8 Unexpected + Timeless Colour Combos To Try At Home

Choosing colour combinations for your home is one of those tasks that can be harder than you think.

We’re simplifying the process today, by sharing eight tried-and-tested colour schemes, with wisdom from our interiors columnist Lauren Li on why these combos just work so well! Some are timeless, some are more unexpected — all are guaranteed to please.

Take a look below!

Lauren Li

In the home of Ilana Moses the joinery is painted in reduced strength Dulux Frontier. Curved banquette built by Camm Upholstery. Vaticano Marble from Corsi and Nicolai. Photo – Eve Wilson for The Design Files. Editorial styling – Annie Portelli and Sarah Hendriks

Therese Carrodus’ home features an inherited the mid-century sideboard that sits in front of walls painted in Blue Shell by Dulux. Judith Wright painting from Sophie Gannon Gallery. Photo – Fiona Storey.

Inside Leigh Elwood’s apartment is a Togo Ligne Roset sofa and footstool upholstered in lilac Kvadrat velvet. Painting by Heather B. Swann from Station Gallery. ClassiCon side table. Photo – Eve Wilson. Editorial styling – Annie Portelli

Purple + Blue

Purple is a colour that can easily look a bit too wild and immature in a space. It can be a difficult colour to work with, however when done right, it seriously pays off. Blue helps ground purple because they are right next door on the colour wheel.

Purple and blue work even better together when paired with green — also known as an analogous combination (a group of three colours that sit side by side on the colour wheel).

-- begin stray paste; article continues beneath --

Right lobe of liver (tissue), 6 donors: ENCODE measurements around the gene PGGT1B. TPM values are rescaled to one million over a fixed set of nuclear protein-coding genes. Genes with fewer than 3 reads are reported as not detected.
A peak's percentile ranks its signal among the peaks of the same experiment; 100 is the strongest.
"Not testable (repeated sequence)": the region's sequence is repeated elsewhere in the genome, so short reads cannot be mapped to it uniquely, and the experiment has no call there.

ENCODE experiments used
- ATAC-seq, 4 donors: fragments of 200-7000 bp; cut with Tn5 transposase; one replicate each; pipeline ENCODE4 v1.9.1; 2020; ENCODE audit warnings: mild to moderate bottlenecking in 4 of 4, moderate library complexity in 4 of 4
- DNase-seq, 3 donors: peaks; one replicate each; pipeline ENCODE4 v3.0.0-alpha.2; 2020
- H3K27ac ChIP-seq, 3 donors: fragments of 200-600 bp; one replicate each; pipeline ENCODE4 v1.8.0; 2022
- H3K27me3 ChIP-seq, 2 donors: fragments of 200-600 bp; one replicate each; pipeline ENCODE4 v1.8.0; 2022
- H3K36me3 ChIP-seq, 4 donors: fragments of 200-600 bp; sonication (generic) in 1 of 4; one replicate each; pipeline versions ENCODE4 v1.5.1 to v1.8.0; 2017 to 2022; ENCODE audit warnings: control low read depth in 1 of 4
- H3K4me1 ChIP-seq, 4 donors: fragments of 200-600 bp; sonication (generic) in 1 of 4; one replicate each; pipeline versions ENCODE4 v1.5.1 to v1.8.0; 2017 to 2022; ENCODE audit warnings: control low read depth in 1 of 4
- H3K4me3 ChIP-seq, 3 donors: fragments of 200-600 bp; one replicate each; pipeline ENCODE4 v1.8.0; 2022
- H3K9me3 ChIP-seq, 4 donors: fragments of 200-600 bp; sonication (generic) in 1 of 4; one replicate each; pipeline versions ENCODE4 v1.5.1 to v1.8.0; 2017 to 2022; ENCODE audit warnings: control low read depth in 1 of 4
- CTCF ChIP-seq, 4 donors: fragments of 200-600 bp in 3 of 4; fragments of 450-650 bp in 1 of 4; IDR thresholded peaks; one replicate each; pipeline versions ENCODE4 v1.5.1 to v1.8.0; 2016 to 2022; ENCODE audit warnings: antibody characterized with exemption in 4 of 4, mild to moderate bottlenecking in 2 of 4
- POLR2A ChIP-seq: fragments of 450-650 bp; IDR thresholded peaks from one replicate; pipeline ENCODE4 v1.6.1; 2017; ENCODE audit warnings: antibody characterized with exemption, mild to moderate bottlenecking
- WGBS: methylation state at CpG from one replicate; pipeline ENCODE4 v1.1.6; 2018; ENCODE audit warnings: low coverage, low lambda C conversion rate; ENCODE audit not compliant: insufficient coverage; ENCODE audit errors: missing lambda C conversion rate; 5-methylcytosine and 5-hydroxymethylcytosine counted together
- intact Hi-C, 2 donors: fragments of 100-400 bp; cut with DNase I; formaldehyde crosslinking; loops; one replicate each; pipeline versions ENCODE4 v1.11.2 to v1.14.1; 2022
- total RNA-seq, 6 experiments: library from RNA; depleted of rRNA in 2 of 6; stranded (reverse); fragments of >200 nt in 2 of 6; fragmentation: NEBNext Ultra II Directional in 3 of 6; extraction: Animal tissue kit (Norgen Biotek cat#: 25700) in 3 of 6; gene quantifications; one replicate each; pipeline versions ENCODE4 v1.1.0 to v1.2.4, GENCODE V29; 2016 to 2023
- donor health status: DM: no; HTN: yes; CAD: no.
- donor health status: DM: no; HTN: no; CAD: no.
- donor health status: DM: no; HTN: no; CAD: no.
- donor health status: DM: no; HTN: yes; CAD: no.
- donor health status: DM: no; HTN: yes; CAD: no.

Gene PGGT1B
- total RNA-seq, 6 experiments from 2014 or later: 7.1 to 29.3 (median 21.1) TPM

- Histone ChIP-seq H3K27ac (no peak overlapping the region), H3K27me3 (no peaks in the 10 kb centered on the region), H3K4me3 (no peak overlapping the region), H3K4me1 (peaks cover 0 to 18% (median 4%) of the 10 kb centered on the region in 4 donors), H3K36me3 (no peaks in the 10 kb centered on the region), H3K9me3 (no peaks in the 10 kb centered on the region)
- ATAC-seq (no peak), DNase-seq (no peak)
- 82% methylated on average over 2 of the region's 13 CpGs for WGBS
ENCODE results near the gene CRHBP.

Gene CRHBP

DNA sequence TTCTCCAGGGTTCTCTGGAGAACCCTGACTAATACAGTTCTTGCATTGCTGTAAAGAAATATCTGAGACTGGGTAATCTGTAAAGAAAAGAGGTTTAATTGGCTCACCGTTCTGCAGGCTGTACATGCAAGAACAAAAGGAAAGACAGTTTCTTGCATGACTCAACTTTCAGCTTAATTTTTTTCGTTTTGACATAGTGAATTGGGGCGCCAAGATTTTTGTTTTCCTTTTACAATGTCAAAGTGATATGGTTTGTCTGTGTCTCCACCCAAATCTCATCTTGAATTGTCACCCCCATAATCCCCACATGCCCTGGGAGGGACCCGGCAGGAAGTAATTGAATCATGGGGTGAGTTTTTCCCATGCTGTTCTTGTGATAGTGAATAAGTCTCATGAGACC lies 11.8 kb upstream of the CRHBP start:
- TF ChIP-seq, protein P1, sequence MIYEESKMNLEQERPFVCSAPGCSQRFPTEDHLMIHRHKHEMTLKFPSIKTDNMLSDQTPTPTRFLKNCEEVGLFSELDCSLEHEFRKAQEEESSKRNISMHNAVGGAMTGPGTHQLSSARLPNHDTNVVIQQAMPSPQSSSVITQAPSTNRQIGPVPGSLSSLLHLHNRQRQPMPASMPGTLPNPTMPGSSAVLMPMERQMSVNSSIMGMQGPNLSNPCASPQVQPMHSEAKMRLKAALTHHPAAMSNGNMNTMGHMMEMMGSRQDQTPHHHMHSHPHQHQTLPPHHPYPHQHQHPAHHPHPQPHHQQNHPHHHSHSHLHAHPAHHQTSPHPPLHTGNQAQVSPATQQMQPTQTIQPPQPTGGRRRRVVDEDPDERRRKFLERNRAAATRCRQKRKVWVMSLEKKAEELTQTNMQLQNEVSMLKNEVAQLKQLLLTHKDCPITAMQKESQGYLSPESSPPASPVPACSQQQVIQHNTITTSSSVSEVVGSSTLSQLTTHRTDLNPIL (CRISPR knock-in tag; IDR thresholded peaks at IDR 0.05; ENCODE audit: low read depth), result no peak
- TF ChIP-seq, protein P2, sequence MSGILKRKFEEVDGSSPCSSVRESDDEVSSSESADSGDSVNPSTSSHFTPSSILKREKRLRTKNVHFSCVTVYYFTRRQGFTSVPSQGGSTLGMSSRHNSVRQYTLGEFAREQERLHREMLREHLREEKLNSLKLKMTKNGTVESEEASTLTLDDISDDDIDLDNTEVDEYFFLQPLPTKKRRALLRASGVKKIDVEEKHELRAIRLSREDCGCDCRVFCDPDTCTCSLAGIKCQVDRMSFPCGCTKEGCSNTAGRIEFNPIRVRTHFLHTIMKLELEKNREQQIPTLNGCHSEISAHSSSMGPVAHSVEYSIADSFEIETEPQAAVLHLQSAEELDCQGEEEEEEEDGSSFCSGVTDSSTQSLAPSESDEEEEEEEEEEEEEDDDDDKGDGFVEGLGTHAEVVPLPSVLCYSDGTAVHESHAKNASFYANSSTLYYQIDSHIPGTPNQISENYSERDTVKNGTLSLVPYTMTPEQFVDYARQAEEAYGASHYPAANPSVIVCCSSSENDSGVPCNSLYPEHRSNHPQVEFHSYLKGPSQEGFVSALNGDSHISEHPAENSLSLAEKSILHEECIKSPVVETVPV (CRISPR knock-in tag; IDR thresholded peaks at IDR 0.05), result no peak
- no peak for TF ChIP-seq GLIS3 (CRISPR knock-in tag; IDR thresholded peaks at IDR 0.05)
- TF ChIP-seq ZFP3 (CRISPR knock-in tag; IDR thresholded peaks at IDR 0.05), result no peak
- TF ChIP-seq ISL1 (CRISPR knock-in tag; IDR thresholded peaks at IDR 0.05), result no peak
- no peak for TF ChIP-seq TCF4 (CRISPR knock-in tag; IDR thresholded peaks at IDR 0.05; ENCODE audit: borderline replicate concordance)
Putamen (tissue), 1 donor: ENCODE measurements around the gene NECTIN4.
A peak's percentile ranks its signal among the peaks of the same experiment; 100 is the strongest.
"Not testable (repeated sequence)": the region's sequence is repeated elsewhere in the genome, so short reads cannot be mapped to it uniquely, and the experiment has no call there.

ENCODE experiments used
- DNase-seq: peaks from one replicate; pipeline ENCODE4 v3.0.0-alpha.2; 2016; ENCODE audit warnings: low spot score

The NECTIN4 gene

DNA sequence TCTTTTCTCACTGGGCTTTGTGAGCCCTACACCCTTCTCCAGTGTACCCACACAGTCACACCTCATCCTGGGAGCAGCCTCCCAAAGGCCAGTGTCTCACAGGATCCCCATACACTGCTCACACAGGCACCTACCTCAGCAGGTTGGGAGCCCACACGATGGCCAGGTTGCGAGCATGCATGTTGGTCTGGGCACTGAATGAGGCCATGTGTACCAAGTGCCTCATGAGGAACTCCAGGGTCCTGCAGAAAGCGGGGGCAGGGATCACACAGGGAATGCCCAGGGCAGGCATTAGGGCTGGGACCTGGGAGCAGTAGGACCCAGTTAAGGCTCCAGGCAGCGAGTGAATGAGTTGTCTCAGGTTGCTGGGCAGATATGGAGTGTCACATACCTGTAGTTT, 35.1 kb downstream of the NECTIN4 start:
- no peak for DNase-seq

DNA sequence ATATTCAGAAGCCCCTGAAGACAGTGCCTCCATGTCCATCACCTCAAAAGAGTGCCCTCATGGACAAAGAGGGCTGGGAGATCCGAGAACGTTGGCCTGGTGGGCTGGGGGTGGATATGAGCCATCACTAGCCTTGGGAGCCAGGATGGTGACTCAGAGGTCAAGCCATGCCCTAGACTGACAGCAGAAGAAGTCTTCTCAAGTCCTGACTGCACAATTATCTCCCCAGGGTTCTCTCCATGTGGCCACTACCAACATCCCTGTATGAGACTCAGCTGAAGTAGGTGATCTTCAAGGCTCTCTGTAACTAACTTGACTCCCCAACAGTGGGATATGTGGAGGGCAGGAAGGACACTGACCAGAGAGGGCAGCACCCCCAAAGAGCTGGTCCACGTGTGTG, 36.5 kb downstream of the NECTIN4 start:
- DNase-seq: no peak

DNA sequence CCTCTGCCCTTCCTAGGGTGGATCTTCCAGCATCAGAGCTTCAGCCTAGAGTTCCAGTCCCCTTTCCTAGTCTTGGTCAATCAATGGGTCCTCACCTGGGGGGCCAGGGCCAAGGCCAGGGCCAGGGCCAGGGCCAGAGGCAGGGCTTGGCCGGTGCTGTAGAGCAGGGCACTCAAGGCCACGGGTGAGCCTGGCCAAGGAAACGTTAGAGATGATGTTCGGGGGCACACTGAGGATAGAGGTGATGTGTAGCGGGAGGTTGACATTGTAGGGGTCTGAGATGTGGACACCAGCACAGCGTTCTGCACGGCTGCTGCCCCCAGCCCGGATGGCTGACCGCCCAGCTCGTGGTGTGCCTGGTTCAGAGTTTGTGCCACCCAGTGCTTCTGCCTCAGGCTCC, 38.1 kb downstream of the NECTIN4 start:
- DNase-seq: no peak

The gorgeous space by Leigh Elwood highlights this combination perfectly with green in the rug, blue in the artwork and purple in the sofa.

Therese Carrodus designed the custom dining table and banquette seating in her home herself, and sourced the dining chairs from Tyabb Antiques market in Mornington. The feature wall is painted in Basic Coral by Dulux with mounted glass wall lights shipped over from the Netherlands. Artwork from Atlas Gallery. Photo – Fiona Storey.

Inside th home of Alice Stolz. Bouquet Pendant 5 chandelier from Great Dane. Antique French dresser bought in Paris. Huxley Curve Dining Table from GlobeWest. Recycled pink plastic chairs from Ikea. Wall colour Dulux Rosetta. Photo – Eve Wilson. Editorial styling – Annie Portelli

Maroon and navy hues in Nabilah Nordin and Nick Modrzewski’s kitchen. Smeg x Dolce & Gabbana ‘Sicily is my Love’ Longslot 4 Slice Toaster. Alessi Pulcina Espresso Coffee Maker. Le Creuset Cast Iron Shallow Casserole. Alessi Plisse Electric Kettles. Bogdan sculptural head by Krys Modrzewski. Punch and Judy dolls. Photography – Eve Wilson. Editorial styling – Annie Portelli

Maroon + Navy

Maroon and navy paired together feels mature and luxurious. These colours work so well because they are the same tone, which means that they have the same amount of dark grey.

Here’s a colour secret for you; any colour pairing will work together as long as they’re the same tone.

Maroon and navy is an unexpected combination although it’s still safe. It’s tried and tested; we see maroon and navy together in textiles, artwork and of course, interiors.

Keep in mind the 60-30-10 rule. The main colour in any space should represent 60 per cent of the palette in a room (for example, maroon). The secondary colour should have a 30 per cent representation (in this case, navy). And 10 per cent is the accent (with this colour combo I’d try a tan or mustard).